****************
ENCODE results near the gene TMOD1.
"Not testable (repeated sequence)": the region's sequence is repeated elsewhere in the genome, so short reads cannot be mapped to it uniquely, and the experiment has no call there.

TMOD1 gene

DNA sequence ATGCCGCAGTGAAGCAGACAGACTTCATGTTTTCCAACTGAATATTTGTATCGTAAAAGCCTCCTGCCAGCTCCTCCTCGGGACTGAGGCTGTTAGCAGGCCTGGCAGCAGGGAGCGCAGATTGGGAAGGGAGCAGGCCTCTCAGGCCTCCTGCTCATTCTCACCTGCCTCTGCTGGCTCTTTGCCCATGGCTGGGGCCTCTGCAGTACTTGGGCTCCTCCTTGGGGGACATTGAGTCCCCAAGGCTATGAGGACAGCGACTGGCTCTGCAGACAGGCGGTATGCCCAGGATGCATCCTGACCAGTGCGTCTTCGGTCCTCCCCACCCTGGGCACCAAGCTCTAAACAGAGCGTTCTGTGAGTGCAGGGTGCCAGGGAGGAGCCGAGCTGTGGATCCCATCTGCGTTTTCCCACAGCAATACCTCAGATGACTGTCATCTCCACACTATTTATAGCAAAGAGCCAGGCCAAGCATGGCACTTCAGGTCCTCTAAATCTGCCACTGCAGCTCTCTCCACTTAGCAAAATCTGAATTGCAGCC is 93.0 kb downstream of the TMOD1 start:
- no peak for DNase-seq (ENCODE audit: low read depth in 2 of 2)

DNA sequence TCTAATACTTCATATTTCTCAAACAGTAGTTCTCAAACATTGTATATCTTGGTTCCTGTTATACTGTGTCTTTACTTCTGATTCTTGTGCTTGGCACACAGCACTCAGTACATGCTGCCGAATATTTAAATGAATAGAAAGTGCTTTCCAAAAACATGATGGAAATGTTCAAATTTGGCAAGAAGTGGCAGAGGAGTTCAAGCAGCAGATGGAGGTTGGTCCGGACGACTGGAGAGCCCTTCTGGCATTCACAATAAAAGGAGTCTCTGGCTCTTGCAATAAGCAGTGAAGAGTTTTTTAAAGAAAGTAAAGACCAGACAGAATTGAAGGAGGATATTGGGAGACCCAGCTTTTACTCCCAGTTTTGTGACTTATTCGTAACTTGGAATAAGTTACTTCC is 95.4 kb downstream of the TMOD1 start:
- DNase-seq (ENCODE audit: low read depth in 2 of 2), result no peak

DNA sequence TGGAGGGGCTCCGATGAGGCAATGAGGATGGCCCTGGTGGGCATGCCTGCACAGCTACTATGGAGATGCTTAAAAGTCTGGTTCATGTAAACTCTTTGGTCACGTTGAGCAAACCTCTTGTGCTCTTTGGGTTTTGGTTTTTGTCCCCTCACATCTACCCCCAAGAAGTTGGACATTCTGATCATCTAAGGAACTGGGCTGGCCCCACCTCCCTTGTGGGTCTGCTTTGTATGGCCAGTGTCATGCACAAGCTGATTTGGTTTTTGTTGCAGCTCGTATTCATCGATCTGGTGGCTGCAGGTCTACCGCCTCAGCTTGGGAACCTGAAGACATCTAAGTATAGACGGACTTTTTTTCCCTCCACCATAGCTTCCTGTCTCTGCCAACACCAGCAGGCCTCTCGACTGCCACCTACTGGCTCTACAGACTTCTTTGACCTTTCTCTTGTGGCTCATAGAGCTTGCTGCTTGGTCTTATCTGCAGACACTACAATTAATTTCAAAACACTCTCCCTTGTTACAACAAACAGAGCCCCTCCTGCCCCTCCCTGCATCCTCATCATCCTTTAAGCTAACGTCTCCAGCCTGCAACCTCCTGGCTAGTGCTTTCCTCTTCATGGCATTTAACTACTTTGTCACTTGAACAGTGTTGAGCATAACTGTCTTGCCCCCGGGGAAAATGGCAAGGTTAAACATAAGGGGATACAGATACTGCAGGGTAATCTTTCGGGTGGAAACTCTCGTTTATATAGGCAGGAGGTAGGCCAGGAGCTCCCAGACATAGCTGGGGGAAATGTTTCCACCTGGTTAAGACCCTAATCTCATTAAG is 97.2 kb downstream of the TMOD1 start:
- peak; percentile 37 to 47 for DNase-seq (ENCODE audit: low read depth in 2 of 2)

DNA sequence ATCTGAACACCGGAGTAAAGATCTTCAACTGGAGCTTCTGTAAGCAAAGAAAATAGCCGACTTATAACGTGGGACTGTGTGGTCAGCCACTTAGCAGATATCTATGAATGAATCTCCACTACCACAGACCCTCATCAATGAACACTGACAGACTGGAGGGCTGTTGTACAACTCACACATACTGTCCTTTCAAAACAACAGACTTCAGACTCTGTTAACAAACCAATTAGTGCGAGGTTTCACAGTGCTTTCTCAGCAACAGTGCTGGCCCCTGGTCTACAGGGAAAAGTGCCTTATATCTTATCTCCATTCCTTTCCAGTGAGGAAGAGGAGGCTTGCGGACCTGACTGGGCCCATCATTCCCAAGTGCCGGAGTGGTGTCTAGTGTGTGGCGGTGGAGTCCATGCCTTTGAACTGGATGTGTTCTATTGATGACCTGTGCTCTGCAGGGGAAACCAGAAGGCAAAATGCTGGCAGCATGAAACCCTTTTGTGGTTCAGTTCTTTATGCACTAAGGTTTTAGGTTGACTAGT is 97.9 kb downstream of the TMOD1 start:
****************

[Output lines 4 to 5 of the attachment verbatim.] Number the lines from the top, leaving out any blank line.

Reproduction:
DNA sequence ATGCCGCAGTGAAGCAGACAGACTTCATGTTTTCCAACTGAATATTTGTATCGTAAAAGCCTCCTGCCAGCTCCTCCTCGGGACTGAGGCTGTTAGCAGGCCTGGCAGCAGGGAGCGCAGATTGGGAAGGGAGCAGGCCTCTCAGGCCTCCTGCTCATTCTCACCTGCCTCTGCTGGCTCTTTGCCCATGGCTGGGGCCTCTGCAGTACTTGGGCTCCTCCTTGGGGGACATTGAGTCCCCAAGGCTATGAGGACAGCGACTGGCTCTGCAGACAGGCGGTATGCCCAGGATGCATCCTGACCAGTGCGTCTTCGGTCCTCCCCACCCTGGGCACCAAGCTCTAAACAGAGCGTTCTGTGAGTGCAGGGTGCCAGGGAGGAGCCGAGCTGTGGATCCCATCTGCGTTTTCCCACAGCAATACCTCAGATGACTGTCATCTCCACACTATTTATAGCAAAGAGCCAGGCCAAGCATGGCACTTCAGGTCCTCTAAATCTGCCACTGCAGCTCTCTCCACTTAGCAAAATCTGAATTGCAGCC is 93.0 kb downstream of the TMOD1 start:
- no peak for DNase-seq (ENCODE audit: low read depth in 2 of 2)